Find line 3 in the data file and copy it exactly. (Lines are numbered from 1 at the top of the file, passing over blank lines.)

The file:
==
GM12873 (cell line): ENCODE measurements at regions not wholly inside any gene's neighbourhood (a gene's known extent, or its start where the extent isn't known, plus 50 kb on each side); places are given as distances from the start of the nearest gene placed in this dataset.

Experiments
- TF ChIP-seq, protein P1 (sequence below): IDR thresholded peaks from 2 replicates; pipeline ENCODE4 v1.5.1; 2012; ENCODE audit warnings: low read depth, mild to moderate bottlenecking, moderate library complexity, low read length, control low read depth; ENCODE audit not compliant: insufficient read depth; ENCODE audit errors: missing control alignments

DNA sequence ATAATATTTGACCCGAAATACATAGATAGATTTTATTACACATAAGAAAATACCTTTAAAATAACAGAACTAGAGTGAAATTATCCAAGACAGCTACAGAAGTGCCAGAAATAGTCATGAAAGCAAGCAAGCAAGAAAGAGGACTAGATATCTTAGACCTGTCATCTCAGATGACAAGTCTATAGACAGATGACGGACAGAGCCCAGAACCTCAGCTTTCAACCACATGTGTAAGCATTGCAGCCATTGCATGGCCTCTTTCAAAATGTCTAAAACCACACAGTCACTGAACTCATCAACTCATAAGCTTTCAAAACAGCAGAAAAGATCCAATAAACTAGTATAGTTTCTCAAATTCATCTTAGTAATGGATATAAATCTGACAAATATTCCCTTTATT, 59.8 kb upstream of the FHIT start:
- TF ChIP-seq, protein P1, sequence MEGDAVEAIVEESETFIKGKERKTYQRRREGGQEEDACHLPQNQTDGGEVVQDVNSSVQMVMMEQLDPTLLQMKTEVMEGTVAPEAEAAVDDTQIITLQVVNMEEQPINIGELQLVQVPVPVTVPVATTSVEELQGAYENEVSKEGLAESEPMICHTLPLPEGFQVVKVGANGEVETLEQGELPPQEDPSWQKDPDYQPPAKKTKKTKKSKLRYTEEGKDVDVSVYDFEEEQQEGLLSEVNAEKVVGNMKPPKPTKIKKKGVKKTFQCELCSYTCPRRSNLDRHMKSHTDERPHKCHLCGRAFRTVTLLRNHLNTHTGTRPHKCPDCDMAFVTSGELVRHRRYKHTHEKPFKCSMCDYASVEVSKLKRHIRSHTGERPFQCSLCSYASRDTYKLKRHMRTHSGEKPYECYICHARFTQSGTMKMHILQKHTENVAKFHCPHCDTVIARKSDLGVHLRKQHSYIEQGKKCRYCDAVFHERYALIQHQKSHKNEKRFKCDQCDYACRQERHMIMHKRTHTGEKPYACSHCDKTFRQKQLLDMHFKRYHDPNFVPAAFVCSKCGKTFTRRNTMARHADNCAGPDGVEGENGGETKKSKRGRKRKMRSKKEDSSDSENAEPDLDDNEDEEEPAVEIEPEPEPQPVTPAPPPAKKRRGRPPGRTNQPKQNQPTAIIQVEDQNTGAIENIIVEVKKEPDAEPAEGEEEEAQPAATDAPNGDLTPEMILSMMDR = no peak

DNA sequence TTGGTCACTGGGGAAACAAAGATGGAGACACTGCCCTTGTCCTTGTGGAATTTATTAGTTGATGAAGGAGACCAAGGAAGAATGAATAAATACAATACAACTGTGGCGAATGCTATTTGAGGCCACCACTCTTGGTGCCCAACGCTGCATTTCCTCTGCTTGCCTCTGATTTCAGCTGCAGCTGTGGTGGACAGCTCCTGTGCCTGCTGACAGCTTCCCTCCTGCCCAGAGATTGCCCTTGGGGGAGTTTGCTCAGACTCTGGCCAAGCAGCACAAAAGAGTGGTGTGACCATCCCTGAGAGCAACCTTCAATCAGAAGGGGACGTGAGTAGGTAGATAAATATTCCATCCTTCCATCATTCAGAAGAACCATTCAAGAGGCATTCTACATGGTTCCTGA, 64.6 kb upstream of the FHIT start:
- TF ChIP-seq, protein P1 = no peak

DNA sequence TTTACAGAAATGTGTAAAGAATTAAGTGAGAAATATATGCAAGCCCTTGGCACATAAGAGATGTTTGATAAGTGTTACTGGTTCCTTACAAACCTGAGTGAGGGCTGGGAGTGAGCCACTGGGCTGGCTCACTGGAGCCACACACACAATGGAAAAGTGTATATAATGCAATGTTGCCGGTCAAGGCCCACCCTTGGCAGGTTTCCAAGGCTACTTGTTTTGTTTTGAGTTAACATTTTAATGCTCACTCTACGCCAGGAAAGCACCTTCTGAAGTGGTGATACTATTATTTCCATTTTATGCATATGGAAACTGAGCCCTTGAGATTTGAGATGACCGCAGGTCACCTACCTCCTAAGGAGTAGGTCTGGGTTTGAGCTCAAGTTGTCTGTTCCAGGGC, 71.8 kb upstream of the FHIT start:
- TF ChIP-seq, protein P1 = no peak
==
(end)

- TF ChIP-seq, protein P1 (sequence below): IDR thresholded peaks from 2 replicates; pipeline ENCODE4 v1.5.1; 2012; ENCODE audit warnings: low read depth, mild to moderate bottlenecking, moderate library complexity, low read length, control low read depth; ENCODE audit not compliant: insufficient read depth; ENCODE audit errors: missing control alignments